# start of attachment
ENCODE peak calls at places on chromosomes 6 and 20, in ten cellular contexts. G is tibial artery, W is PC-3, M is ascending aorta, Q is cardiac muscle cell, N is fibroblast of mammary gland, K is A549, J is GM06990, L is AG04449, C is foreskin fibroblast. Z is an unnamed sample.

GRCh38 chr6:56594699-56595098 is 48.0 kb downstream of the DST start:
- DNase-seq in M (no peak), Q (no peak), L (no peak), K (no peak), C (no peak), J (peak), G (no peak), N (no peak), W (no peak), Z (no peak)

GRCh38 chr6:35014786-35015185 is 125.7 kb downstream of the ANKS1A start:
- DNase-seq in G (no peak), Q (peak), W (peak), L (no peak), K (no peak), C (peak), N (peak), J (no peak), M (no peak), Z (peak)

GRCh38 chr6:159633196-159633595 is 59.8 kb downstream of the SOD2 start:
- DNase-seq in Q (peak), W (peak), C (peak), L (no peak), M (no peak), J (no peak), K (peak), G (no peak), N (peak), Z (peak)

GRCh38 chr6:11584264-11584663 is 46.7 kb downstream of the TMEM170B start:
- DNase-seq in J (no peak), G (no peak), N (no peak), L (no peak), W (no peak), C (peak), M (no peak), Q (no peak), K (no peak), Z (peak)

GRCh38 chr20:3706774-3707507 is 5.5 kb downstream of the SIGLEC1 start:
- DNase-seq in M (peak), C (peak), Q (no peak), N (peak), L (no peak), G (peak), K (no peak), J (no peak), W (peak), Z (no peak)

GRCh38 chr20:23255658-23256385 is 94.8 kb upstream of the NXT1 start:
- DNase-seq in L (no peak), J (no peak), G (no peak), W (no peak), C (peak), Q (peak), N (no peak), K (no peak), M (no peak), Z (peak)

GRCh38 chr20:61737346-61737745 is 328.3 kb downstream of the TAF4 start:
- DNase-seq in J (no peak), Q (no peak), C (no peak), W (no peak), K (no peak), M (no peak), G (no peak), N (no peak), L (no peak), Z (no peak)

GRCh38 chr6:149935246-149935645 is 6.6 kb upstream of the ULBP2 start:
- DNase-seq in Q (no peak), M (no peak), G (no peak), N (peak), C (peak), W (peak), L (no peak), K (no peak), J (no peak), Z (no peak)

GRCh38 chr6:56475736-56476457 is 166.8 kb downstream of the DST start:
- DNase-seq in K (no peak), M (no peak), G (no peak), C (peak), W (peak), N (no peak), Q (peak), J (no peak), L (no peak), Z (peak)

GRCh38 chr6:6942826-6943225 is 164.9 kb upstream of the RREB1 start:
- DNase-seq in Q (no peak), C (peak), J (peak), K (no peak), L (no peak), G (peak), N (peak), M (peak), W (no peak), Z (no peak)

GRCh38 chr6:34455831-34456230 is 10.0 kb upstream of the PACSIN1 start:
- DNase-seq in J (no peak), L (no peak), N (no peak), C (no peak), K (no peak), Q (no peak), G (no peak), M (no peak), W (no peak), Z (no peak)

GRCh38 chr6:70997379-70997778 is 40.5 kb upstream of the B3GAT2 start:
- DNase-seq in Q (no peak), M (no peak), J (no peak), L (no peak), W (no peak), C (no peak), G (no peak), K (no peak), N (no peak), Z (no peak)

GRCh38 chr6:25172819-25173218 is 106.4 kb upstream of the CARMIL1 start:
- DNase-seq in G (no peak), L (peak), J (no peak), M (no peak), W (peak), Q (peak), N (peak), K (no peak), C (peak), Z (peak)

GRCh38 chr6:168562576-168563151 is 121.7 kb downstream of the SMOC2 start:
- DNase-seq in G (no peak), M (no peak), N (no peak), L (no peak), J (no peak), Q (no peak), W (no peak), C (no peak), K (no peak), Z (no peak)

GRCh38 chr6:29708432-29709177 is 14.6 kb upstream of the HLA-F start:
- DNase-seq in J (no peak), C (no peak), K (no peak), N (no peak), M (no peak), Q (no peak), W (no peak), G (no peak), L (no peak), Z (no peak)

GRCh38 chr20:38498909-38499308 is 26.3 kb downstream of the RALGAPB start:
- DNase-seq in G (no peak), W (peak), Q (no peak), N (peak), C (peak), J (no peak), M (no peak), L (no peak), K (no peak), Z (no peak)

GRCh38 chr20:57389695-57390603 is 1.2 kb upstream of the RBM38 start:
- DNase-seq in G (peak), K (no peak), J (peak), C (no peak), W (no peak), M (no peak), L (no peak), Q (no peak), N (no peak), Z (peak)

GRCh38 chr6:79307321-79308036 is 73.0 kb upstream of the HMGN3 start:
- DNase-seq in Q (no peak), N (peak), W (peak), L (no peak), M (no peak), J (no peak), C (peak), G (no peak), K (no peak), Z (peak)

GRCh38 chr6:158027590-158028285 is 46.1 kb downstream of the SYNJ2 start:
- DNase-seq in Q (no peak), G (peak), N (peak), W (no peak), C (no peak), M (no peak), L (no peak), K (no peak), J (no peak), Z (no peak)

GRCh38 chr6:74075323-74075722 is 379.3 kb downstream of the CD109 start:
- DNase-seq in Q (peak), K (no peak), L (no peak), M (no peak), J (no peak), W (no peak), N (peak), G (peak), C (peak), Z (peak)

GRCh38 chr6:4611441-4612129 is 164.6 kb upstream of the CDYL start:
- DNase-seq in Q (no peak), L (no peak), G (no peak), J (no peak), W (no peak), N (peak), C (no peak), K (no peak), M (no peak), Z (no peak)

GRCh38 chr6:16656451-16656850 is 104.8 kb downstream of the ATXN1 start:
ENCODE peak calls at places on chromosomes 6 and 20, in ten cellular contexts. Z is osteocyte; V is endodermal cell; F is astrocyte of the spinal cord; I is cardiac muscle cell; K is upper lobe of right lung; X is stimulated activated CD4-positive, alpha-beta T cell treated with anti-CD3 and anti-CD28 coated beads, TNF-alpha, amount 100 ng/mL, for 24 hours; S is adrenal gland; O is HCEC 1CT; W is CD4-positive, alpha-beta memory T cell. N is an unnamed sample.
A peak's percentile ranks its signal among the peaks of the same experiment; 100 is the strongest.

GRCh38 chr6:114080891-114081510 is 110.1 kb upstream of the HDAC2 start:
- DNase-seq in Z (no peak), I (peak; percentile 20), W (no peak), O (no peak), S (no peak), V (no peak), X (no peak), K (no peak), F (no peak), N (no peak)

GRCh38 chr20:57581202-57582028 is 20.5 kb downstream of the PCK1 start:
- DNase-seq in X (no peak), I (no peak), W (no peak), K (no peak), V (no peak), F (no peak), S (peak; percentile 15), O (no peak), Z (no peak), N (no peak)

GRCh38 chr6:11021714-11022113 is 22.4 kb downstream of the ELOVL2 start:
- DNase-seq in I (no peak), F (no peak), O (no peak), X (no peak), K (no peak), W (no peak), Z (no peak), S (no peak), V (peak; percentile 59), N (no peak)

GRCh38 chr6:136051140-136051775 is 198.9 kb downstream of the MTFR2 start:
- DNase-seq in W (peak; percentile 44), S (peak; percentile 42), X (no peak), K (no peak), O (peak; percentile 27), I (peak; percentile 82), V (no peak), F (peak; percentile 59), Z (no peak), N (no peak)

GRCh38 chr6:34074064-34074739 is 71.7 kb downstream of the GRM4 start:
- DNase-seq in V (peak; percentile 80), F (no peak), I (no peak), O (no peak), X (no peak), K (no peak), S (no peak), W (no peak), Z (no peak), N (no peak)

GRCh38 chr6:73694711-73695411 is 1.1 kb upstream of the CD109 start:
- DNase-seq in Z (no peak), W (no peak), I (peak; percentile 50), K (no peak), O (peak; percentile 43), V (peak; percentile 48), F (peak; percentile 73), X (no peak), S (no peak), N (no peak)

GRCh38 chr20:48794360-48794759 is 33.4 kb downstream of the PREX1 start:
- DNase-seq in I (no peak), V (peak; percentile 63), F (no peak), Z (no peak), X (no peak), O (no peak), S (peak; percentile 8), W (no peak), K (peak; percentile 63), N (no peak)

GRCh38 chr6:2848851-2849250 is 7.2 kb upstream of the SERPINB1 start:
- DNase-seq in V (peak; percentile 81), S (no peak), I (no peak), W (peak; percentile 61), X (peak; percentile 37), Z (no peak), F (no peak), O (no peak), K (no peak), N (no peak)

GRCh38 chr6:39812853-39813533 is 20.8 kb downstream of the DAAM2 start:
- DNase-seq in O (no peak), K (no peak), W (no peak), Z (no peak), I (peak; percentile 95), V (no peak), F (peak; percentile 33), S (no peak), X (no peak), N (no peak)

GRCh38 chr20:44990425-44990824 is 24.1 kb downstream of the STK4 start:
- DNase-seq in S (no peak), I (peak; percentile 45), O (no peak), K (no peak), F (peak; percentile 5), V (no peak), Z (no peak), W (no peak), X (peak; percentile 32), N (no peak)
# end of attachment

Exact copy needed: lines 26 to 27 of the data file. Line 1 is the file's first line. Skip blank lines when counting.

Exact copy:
GRCh38 chr6:25172819-25173218 is 106.4 kb upstream of the CARMIL1 start:
- DNase-seq in G (no peak), L (peak), J (no peak), M (no peak), W (peak), Q (peak), N (peak), K (no peak), C (peak), Z (peak)